2028 will be the 200th anniversary of the publication of Winterreise, and incidentally, of Schubert’s death. I think that would be the right year to publish Winter Journeys.
In the meantime, I’m getting psyched for writing a sequel to She Who Comes Forth, provisionally titled (what else?) She Who Returns. (You read it first here, folks.)
This is the final post in this series. I hope reading about my writing journey has been informative, interesting, or at least diverting. Here’s a link to Part 1 if you want to read it again. Links to all the other parts are there.
Well, fellow writers, do you have any stories languishing in unwritten or unpublished limbo? Do you feel you have an obligation to give them life?
When I published Tales from the Annexe, I had to go back and correct some infuriating mistakes in both the ebook and print versions. The most obvious was forgetting to justify the text for the print version. There I was, admiring the formatted document and thinking formatting had been relatively easy this time, when I realized something. The text was left-aligned (like this post). Unless I justified it, my book would have ragged right margins.
A book with ragged right margins is perfectly okay — except it looks self-published. Some potential readers will reject it for that reason alone, even if the story looks interesting. Unfortunately, self-published book = crap is still a thing.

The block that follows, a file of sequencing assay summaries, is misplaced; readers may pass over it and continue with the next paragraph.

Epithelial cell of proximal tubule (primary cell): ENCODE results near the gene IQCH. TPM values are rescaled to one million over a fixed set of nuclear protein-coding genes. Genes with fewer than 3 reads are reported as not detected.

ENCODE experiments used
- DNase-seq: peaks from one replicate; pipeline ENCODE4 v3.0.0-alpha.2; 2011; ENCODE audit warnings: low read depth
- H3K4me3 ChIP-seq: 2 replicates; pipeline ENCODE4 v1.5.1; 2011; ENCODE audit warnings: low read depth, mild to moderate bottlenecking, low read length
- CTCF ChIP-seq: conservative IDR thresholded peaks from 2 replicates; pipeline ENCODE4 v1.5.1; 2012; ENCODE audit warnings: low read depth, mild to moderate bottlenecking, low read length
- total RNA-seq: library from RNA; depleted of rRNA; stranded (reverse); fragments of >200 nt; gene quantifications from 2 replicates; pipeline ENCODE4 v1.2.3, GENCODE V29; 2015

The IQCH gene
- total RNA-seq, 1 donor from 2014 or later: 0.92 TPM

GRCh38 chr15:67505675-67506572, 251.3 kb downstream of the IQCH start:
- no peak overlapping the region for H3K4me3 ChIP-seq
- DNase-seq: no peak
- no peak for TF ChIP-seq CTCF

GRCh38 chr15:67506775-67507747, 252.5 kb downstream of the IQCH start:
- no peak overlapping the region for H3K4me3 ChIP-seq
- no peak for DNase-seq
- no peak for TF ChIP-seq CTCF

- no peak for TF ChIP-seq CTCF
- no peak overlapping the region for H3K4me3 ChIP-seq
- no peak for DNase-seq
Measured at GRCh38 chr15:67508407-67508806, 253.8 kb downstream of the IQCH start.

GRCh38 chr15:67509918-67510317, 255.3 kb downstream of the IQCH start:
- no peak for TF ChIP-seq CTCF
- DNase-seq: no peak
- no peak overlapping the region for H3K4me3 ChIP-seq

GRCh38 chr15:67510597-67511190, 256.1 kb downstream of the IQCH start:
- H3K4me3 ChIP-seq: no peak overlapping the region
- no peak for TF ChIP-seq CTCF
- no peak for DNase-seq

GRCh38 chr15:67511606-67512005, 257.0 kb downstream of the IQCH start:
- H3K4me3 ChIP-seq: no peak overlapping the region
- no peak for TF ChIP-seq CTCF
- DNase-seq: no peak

So I had to justify. And pay attention to other niceties of formatting, even for ebooks. Ebooks don’t need page numbers, headers, or footers, but hard page breaks after the title page and between chapters, or the stories in a collection, are a nice touch. When I first uploaded the ebook document to KDP, it lacked those page breaks. (Now it has them.)
Formatting a Word document so it may be turned into a print book boils down to this: set the margins for your trim size, justify the text, add Section Breaks (odd or even), add Footers (page numbers), add Headers (title, chapter or story title, and/or author). For headers and footers, the crucial thing is Link to Previous. If you want the header/footer to be the same as in the previous section, you leave this alone. If not, you click to turn it off and then make your changes. Look at a traditionally-published book to see which pages need headers or footers.